The narrative is jumpy. From the chaos of an [Afghan?] firefight to a Sainsbury’s car park and back again. Yet doesn’t feel all that puzzling thanks to the prose being economical but evocative and at times wincingly graphic. I was soon able to navigate through the ruptured timeline. An amazing debut novel not surprisingly from a former UK soldier. I was astounded at how much I learnt and understood from this book despite having zero military knowledge or much interest in war novels. deeply moving and real. I defiantly recommend this to your bucket list.
Hello, Its Sera again. A new mystery has arrived at Tenbury Library and you can find it on our Quick Choice Shelf. – What starts as a simple story of a runaway girl turns into a brilliantly twisty tale. The story is split over two time lines both with our lead character narrating. Betty doesn’t disappoint solving both crimes and unraveling the trail of misconception. Betty’s childhood friend Etterly, running from something, hides inside the trunk of a tree and disappears. nothing can be done as the trail goes cold on the police.June, 1940: Inspector Betty Church is alerted to a skeleton being dug up in a local woods. Though most clues have long since decayed, it is wearing an unusual necklace, Etterly’s necklace. A World War Two crime for fans of Agatha Christie. I’m a fan of M.R.C. KASASIAN since the March Middleton series. So, I’m defiantly going to borrow The Suffolk Vampire, I will let you know if its just as good 🙂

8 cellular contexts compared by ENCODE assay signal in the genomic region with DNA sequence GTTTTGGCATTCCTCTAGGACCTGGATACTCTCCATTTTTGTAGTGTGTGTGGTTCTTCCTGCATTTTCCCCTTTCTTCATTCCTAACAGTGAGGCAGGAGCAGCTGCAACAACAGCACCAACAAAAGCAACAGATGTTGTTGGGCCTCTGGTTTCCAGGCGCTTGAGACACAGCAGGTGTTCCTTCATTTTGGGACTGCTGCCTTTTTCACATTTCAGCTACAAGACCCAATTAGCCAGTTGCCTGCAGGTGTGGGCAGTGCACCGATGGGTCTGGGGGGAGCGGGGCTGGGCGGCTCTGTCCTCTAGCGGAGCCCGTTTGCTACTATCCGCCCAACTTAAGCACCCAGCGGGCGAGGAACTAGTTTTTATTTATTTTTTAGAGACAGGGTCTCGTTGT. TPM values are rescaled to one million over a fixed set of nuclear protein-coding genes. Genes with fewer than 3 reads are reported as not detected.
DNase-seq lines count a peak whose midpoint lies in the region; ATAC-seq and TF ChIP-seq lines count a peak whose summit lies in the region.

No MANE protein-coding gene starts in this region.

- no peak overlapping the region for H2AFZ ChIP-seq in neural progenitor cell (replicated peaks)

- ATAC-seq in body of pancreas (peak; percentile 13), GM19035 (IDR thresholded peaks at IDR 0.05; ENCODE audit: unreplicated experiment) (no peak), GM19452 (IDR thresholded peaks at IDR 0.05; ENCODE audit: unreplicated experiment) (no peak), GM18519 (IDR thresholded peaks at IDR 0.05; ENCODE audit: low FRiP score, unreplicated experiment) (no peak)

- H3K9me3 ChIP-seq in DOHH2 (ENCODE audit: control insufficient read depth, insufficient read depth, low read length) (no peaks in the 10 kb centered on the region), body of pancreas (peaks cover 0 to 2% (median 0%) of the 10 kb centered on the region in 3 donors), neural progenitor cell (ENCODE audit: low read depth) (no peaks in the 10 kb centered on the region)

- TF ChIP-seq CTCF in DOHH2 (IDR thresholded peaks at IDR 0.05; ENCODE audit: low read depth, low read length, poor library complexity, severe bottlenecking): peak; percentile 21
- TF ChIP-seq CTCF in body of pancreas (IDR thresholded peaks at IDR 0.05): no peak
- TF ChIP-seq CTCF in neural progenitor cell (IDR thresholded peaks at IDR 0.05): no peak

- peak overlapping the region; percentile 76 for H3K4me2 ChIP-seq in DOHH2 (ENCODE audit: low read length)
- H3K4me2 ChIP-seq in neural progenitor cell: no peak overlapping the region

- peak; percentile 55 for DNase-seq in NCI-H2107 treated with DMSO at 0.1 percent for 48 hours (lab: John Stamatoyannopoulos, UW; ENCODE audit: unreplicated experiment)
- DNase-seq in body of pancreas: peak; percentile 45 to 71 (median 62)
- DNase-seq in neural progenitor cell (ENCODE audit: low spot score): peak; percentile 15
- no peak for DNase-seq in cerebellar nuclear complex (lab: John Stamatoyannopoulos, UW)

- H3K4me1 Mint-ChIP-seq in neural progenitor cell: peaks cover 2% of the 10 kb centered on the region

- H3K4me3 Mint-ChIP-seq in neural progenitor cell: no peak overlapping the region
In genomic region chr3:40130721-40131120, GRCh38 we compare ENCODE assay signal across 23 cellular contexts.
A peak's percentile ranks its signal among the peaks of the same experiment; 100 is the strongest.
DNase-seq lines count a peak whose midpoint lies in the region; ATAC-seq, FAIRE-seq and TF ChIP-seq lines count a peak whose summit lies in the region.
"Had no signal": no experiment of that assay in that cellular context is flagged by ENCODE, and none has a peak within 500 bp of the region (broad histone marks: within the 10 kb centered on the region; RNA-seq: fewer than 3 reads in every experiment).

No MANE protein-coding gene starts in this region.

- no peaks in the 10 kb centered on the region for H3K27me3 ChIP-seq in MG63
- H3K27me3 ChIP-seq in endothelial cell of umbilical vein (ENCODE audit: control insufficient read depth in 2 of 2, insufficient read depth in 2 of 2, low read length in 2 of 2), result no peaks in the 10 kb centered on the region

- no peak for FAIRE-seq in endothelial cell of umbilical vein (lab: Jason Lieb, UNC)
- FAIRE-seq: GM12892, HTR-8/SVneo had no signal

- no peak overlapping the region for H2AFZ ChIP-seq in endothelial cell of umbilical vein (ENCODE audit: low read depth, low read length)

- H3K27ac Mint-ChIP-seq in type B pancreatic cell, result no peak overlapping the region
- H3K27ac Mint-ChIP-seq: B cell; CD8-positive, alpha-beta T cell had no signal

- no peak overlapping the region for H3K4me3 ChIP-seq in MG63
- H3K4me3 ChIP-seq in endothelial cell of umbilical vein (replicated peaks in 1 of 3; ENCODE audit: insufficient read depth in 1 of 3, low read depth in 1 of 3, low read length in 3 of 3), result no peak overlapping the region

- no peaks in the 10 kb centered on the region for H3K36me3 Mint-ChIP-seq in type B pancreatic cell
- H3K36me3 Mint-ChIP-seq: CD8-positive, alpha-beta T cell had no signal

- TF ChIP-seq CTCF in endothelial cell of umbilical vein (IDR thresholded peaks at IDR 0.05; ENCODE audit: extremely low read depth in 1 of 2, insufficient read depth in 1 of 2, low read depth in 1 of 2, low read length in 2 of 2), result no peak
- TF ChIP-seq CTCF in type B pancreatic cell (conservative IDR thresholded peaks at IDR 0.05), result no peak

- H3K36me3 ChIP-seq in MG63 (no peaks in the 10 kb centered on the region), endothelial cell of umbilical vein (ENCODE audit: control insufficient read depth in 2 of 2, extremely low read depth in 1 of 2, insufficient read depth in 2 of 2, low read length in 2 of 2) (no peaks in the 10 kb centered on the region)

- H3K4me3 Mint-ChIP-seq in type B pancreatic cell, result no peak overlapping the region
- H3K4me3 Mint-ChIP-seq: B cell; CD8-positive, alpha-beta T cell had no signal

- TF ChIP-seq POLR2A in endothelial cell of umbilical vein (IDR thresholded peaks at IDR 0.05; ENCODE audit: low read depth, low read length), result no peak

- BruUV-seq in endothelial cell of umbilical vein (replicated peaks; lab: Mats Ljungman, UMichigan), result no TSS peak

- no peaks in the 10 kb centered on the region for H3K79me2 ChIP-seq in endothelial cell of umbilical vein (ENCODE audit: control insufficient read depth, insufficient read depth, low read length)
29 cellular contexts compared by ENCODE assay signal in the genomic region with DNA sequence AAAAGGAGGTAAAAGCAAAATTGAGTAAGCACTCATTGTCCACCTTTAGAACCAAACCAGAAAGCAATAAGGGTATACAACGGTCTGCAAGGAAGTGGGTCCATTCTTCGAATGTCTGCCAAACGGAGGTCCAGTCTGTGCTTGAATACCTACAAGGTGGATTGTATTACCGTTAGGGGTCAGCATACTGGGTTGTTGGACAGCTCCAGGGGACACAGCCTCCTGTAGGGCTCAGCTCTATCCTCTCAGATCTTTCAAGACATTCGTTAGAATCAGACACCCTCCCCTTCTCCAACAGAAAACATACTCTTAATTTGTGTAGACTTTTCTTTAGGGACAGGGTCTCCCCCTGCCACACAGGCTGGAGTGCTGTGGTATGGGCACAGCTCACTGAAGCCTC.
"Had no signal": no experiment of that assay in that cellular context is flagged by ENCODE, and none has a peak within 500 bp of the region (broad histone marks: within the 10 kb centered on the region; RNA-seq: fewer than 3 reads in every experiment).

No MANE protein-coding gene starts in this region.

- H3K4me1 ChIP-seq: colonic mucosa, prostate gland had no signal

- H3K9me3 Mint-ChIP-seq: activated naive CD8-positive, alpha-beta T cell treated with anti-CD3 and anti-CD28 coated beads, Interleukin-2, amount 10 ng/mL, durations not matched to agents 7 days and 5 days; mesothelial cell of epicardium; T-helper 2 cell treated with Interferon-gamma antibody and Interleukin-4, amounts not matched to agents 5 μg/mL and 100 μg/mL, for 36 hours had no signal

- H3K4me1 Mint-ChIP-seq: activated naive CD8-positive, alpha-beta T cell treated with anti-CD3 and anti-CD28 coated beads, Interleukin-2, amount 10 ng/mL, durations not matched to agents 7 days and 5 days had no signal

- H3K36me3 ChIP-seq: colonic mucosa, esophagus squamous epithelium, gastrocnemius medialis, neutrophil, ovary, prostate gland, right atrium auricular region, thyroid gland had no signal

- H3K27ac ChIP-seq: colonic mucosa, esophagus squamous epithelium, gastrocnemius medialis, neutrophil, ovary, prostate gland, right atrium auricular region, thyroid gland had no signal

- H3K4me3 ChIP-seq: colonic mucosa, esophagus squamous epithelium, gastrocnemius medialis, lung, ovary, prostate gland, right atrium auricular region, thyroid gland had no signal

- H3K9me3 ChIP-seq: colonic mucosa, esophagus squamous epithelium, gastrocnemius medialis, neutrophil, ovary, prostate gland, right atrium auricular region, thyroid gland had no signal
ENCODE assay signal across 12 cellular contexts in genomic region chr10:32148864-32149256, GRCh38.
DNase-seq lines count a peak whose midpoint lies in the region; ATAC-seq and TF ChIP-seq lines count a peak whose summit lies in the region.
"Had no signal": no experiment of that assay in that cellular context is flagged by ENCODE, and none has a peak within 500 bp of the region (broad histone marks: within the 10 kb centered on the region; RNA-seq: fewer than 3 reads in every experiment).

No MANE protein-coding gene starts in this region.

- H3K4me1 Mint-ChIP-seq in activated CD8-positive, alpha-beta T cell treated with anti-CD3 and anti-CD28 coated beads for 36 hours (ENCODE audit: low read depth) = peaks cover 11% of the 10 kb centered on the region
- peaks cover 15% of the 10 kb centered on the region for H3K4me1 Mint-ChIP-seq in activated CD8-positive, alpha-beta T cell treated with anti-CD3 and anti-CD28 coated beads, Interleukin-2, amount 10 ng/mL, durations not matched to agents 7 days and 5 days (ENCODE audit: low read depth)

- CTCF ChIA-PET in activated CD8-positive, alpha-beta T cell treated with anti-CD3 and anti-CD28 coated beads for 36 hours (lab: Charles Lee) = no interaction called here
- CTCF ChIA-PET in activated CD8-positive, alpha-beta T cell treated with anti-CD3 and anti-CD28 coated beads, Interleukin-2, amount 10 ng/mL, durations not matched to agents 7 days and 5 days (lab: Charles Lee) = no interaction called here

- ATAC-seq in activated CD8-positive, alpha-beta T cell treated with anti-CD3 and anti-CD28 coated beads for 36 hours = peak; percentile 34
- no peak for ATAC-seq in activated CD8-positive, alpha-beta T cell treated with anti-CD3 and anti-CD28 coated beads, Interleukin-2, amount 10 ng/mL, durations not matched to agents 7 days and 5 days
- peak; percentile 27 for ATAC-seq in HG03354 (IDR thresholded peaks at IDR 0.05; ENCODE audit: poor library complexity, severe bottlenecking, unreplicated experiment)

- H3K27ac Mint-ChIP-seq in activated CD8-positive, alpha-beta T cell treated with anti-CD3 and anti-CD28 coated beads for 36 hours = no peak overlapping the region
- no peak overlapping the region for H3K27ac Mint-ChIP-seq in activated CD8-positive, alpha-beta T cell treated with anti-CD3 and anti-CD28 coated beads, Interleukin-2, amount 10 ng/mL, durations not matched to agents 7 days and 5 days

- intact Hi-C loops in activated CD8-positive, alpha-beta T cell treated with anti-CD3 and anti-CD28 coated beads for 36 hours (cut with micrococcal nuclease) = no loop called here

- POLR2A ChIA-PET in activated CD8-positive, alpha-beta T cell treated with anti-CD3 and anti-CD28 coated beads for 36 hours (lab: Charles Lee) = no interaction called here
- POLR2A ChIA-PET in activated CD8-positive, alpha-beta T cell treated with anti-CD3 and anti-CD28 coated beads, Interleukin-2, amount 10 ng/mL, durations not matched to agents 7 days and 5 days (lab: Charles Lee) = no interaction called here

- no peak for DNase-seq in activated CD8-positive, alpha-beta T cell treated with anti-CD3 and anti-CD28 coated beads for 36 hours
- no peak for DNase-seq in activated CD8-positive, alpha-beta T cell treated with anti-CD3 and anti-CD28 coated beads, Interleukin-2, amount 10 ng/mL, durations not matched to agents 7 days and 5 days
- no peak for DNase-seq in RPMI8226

Is it part of a series? yes, Betty Church and the Suffolk Vampire is Book 1 The Room of the Dead (A Betty Church Mystery): Book 2 and The Ghost Tree (A Betty Church Mystery): Book 3
Hello, I’m Seraphim “Sera” and I’m a Library Customer Assistant at Tenbury Wells Library part of Worcestershire Hub. Part of my day is finding out what kinds of books and titles folks are interested in. Recently, a friendly patron at the library asked me “Sera, what are you reading?” which opened a discussion.
So, in the spirit of sharing and encouraging all ages to read I’d like to tell you what this eclectic reader is reading currently.